Where the entrances and exits would be, how the flow of traffic would move through the park,where the retail shops would be, where they would offer food and drink, and where each attraction would be strategically placed.

The master of theme park design, Walt Disney understood the importance of a clearly organized and defined lay-out for his park, and so his first task was to create a visual map to ensure that his guests would be able to move through his park easily.

Walt Disney was a genius, and I got to thinking about how much this actually compares to a masterfully orchestrated classroom.

Similarly, the amount of time and effort we put into thinking through the layout for our classroom space, and organizing our supplies and materials in a way that we and our students will be able to easily find what we need, when we need it, will determine how well the physical space will work for – and will greatly impact the amount of daily stress - or peace - we experience in our classroom.

Can you imagine entering Disneyland and not having any idea where the castle is? Not knowing where you can find food, or if nobody remembered where they put Magic Mountain?

It sounds ridiculous, right?

But when your students first enter your classroom, do they know how to navigate this new space?

Do they know where everything is and how everything is organized?

I want to invite you to envision your classroom as your own private universe that you are creating for your students. A place they have never been and will need some direction and some help navigating until they know the lay of the land.

Even if you are reading this in the middle of your school year, I invite you to take a second look at your classroom lay-out and see if there are areas that are causing you unnecessary stress, and start taking the actions you need to in order to make changes that will make a big difference in your day-to-day teaching.

Some of the questions you need to ask yourself when you are setting up your own legendary lay-out in your classroom are things like:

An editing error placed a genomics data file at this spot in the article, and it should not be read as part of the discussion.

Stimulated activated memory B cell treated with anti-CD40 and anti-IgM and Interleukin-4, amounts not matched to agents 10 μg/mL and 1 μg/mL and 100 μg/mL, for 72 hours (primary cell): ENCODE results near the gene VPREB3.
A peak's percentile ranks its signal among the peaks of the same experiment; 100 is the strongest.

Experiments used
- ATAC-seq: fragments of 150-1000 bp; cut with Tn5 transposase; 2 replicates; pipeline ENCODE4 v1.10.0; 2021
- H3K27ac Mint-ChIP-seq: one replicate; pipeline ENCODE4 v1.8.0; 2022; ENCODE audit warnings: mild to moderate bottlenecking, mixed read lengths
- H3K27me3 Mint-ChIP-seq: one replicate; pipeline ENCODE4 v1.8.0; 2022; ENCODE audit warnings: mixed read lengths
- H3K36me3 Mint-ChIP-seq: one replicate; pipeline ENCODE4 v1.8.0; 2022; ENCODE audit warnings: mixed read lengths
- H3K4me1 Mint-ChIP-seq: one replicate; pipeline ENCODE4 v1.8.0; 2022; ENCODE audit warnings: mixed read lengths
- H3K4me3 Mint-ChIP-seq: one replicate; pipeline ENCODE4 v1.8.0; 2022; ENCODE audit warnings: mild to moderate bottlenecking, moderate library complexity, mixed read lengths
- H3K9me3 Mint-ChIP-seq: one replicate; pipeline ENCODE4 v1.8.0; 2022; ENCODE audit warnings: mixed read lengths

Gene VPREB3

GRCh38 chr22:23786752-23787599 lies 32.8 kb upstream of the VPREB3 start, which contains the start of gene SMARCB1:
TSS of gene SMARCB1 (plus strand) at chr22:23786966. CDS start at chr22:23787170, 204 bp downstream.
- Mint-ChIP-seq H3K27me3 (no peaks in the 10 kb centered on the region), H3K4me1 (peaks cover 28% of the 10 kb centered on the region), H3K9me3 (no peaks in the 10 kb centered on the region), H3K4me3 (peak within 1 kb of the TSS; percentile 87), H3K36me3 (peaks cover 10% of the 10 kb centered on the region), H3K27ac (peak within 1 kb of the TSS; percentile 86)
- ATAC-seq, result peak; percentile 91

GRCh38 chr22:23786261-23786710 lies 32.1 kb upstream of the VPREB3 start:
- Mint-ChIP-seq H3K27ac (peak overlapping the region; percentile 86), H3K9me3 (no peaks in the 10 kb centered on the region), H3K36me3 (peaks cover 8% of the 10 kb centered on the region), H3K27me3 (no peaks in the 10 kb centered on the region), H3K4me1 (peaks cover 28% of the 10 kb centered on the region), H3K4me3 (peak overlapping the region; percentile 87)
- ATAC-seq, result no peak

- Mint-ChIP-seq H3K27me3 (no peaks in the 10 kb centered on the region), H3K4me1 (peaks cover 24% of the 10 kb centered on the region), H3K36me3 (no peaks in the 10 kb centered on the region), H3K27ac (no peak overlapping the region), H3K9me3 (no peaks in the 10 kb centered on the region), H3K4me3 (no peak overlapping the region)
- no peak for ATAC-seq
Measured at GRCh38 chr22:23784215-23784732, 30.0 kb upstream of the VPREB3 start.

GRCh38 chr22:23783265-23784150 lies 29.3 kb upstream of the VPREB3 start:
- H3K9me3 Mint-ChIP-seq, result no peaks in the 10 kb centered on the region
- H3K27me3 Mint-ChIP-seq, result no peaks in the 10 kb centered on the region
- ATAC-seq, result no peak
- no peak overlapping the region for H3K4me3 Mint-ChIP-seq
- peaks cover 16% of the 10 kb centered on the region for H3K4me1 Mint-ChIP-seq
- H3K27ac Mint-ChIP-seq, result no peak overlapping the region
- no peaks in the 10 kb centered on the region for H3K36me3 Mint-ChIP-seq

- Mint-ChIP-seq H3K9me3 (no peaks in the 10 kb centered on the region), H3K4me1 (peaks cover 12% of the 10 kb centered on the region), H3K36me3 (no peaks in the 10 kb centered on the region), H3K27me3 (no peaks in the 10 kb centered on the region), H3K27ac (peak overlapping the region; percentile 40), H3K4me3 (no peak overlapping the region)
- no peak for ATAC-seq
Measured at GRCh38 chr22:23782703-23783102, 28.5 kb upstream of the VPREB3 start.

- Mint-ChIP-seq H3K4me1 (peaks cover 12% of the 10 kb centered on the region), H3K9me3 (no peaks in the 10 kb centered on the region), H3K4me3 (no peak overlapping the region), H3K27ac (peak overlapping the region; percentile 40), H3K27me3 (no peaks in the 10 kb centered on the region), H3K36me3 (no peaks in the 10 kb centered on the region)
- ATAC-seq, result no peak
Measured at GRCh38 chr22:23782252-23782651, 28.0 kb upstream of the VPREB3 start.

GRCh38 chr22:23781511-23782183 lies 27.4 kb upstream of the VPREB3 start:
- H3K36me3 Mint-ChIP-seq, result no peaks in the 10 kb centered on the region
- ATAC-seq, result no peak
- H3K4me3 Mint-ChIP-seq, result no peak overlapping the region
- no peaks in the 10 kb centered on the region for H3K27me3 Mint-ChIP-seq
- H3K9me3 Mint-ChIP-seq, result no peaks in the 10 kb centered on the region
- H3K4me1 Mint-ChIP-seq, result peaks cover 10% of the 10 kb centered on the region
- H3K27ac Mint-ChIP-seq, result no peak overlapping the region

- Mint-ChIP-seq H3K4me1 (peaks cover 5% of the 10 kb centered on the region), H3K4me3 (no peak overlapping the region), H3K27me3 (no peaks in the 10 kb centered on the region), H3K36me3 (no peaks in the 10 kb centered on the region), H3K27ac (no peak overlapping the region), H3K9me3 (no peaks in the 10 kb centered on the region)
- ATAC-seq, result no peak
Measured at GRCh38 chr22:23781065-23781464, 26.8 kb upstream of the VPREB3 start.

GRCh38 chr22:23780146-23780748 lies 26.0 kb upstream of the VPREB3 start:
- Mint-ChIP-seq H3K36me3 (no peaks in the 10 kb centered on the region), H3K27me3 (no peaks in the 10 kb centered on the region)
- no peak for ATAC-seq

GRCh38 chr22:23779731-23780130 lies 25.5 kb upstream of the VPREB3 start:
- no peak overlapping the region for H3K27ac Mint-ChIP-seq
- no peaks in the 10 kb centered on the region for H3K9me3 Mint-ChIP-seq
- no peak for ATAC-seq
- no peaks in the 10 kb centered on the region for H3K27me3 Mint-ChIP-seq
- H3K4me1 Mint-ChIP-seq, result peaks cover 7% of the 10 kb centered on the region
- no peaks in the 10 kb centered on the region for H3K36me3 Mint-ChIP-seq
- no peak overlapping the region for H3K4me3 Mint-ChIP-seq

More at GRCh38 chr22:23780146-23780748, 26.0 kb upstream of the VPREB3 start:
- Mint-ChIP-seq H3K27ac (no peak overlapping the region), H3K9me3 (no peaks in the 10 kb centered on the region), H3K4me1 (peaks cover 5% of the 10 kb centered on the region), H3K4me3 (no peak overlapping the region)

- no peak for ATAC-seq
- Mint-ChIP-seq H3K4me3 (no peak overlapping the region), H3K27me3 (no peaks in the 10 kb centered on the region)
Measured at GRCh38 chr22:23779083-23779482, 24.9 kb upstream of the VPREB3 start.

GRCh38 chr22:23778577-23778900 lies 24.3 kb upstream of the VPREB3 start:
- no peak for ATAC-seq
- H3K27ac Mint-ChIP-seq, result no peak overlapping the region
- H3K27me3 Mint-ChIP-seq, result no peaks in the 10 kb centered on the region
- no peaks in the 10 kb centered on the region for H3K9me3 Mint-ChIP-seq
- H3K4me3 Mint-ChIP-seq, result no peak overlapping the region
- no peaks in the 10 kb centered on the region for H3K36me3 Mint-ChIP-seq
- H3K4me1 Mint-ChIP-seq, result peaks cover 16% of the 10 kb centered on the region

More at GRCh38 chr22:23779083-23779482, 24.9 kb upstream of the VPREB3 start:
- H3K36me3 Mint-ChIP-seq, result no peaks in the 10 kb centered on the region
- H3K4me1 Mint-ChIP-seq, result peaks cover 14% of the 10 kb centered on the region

• Where is your castle? The focal point of your classroom, your meeting place, where everyone can come together for class meetings and lessons?

  • Are your instructional supplies well organized? This includes a class set of rulers, arts and crafts materials, reference books, maps, instructional texts, curriculum guides, etc. Can you easily find everything you need?

  • Are student supplies well-organized? (Are they in bins, on shelves, and labeled, and are they accessible?)

  • Have you taught your students where everything is and what they are allowed to access themselves and what they need to ask permission for?

  • Are there clear pathways between desks and groups of desks in your classroom?Can you get from one end of the classroom to the other without anything getting in the way?

  • Can you SEE all of your students from EVERY ANGLE of your classroom when you stand and sit in different places?

Theme parks are designed in a way that they can always have an eye on their guests from every angle in the park – just like you need to know where all of your students are at all times.

Although these sometimes aren’t the fun and cool things we love to focus on as elementary teachers, these are the simple but foundational elements we need to think about when setting up the physical space for our classroom. 

I think that in today’s “instant gratification” society, we have a bad habit of only focusing on creating the magic first – because that’s the fun part, right?

We want to find the cool, fun stuff on social media that we can grab and use right away. Of course – I LOVE lots of new ideas, too, and I can’t wait to share so many great ideas with you about how to bring some magic into your classroom.

But if Walt Disney were alive today, I’ll bet he would say:
Of COURSE we will have magic, but first: 
Have you created a clear plan for how the entire space will work?

Walt Disney knew that a legendary, well-thought-through layout is key to success. If there isn’t a clear flow of traffic, and if you and your students don’t have all of the supplies and resources you need, this will cause low-grade stress for you every single day, right?